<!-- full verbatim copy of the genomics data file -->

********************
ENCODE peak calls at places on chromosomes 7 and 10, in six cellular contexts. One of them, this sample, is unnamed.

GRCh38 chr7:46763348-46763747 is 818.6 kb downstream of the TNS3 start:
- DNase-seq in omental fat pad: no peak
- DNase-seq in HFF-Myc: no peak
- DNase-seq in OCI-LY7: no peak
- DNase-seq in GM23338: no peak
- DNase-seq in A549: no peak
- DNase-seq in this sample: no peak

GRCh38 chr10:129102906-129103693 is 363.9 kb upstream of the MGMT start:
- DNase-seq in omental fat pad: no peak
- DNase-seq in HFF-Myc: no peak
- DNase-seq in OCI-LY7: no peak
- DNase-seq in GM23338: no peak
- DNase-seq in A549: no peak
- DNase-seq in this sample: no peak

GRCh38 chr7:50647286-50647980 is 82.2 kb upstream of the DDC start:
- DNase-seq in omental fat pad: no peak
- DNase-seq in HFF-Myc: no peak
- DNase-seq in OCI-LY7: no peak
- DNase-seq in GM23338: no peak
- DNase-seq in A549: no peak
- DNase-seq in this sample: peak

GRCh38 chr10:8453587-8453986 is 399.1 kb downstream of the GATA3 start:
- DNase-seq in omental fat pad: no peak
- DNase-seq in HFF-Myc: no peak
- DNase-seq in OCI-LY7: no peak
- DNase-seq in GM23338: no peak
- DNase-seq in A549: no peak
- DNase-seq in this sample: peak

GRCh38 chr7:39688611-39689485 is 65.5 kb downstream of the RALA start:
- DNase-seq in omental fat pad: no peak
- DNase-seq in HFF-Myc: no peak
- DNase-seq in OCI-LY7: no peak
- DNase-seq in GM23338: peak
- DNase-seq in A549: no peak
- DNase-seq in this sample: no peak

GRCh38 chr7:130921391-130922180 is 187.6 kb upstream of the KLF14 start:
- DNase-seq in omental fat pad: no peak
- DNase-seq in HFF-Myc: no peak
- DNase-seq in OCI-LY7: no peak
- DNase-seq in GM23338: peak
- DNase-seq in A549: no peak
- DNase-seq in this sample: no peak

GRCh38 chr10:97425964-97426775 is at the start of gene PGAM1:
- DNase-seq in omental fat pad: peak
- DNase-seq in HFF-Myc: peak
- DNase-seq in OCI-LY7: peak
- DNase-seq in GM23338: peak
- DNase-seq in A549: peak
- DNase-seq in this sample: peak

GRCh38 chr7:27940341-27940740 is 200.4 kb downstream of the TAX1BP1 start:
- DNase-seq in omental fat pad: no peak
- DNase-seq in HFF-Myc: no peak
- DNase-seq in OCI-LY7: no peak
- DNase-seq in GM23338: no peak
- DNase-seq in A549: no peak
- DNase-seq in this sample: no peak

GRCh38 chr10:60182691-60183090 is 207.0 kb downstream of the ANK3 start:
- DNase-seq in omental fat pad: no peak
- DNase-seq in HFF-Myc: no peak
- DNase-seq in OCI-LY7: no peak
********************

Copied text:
ENCODE peak calls at places on chromosomes 7 and 10, in six cellular contexts. One of them, this sample, is unnamed.

GRCh38 chr7:46763348-46763747 is 818.6 kb downstream of the TNS3 start:
- DNase-seq in omental fat pad: no peak
- DNase-seq in HFF-Myc: no peak
- DNase-seq in OCI-LY7: no peak
- DNase-seq in GM23338: no peak
- DNase-seq in A549: no peak
- DNase-seq in this sample: no peak

GRCh38 chr10:129102906-129103693 is 363.9 kb upstream of the MGMT start:
- DNase-seq in omental fat pad: no peak
- DNase-seq in HFF-Myc: no peak
- DNase-seq in OCI-LY7: no peak
- DNase-seq in GM23338: no peak
- DNase-seq in A549: no peak
- DNase-seq in this sample: no peak

GRCh38 chr7:50647286-50647980 is 82.2 kb upstream of the DDC start:
- DNase-seq in omental fat pad: no peak
- DNase-seq in HFF-Myc: no peak
- DNase-seq in OCI-LY7: no peak
- DNase-seq in GM23338: no peak
- DNase-seq in A549: no peak
- DNase-seq in this sample: peak

GRCh38 chr10:8453587-8453986 is 399.1 kb downstream of the GATA3 start:
- DNase-seq in omental fat pad: no peak
- DNase-seq in HFF-Myc: no peak
- DNase-seq in OCI-LY7: no peak
- DNase-seq in GM23338: no peak
- DNase-seq in A549: no peak
- DNase-seq in this sample: peak

GRCh38 chr7:39688611-39689485 is 65.5 kb downstream of the RALA start:
- DNase-seq in omental fat pad: no peak
- DNase-seq in HFF-Myc: no peak
- DNase-seq in OCI-LY7: no peak
- DNase-seq in GM23338: peak
- DNase-seq in A549: no peak
- DNase-seq in this sample: no peak

GRCh38 chr7:130921391-130922180 is 187.6 kb upstream of the KLF14 start:
- DNase-seq in omental fat pad: no peak
- DNase-seq in HFF-Myc: no peak
- DNase-seq in OCI-LY7: no peak
- DNase-seq in GM23338: peak
- DNase-seq in A549: no peak
- DNase-seq in this sample: no peak

GRCh38 chr10:97425964-97426775 is at the start of gene PGAM1:
- DNase-seq in omental fat pad: peak
- DNase-seq in HFF-Myc: peak
- DNase-seq in OCI-LY7: peak
- DNase-seq in GM23338: peak
- DNase-seq in A549: peak
- DNase-seq in this sample: peak

GRCh38 chr7:27940341-27940740 is 200.4 kb downstream of the TAX1BP1 start:
- DNase-seq in omental fat pad: no peak
- DNase-seq in HFF-Myc: no peak
- DNase-seq in OCI-LY7: no peak
- DNase-seq in GM23338: no peak
- DNase-seq in A549: no peak
- DNase-seq in this sample: no peak

GRCh38 chr10:60182691-60183090 is 207.0 kb downstream of the ANK3 start:
- DNase-seq in omental fat pad: no peak
- DNase-seq in HFF-Myc: no peak
- DNase-seq in OCI-LY7: no peak